It should go without saying that advertisers should avoid using a hurricane storm as a springboard for brand promotion. Obviously, no one told the people at Gap or American Apparel this nugget of information. Gap and American Apparel have released emails and tweets promoting new discounts. New Hurricane Sandy-based discounts, that is. American Apparel sent out an email blast late Monday, letting customers know that “If they’re bored,” AA has a 20% “SANDYSALE” discount for customers on the East Coast. Which is great, because when you’re trapped in a storm that’s flooding your city it’s a great time to order those leg warmers you’ve had your eye on. Following behind them is Gap, which sent out a seemingly innocent tweet by suggesting people should stay indoors and possibly do some shopping at Gap.com.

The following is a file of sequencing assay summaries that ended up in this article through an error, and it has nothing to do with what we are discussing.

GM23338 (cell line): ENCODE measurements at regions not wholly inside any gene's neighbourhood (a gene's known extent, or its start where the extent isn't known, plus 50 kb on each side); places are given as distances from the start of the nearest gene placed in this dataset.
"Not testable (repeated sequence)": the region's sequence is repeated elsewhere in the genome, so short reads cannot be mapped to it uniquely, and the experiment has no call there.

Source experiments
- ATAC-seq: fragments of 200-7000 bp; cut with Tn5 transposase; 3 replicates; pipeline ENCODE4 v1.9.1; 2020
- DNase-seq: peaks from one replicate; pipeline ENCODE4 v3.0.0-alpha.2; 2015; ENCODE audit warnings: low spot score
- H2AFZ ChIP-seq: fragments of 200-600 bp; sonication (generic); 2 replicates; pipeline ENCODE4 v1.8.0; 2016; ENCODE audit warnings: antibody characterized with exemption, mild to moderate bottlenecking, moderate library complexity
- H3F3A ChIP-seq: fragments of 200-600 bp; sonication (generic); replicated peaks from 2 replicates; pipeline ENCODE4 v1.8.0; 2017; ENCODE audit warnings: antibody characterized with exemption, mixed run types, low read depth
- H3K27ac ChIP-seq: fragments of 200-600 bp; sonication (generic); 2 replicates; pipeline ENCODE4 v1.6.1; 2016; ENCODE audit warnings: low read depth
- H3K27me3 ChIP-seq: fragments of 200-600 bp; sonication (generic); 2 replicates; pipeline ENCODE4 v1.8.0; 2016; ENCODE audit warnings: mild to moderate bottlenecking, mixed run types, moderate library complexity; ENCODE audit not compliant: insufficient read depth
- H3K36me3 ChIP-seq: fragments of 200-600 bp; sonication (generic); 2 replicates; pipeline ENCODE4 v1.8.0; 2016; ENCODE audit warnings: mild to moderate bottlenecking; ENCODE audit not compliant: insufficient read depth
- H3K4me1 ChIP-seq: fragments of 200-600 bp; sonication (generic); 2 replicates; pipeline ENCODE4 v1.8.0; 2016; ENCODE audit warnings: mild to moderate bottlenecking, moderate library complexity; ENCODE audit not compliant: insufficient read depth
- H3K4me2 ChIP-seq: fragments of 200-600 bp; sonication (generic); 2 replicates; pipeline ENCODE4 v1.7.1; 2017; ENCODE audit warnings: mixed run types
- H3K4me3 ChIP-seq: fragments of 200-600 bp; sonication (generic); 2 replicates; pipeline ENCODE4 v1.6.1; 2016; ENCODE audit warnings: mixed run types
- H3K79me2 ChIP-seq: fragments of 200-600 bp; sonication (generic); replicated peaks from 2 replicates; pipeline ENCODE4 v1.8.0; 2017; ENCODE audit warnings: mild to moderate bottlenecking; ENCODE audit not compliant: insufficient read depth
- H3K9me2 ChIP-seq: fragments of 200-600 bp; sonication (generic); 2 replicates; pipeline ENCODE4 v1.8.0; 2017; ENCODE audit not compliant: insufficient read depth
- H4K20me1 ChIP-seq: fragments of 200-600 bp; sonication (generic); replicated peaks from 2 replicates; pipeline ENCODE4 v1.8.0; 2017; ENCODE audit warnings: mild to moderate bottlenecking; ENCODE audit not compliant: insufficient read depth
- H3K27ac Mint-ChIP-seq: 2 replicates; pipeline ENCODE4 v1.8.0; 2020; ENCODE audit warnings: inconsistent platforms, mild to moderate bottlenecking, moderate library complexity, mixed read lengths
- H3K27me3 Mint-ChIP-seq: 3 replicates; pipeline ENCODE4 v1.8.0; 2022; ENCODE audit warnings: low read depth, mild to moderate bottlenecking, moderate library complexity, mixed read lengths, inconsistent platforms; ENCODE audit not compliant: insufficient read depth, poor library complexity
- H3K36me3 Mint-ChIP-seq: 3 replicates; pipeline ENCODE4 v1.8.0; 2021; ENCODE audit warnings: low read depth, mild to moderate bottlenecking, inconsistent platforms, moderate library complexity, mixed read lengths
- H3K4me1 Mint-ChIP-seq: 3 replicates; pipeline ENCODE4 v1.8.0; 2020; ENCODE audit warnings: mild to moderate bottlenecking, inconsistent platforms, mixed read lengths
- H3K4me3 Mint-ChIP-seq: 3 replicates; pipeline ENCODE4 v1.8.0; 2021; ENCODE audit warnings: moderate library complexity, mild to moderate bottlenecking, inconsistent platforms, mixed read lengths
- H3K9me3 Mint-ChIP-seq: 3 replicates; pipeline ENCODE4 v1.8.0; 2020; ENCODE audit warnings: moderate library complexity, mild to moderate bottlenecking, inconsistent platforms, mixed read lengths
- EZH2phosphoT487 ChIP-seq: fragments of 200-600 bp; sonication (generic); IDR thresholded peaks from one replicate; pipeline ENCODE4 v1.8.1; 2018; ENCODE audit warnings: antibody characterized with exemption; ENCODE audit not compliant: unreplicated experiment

Look: no one is saying that people aren’t going to be shopping during this storm. There’s quite a few people who are relatively safe and probably will be surfing eBay and Amazon until they can go back to work or school. However, it’s not a great idea to actively encourage people to shop at your store or give them discounts to do so. What seems funny or innocuous comes off as unnecessary or ridiculous. Why name your sale “Sandy Sale?” Why not promote a discount in a way that’s not taking advantage of a natural disaster? It’s an obvious “shilling” tactic; it makes your motives too obvious and leaves you completely open to social media backlash with little recourse but to apologize. It’s best to shy away from using Hurricane Sandy as a platform right now- especially if you consider the estimates that Hurricane Sandy is going to cost the advertising industry about $500 million in lost revenue.
It’s probably best to just hold off until the storm clears.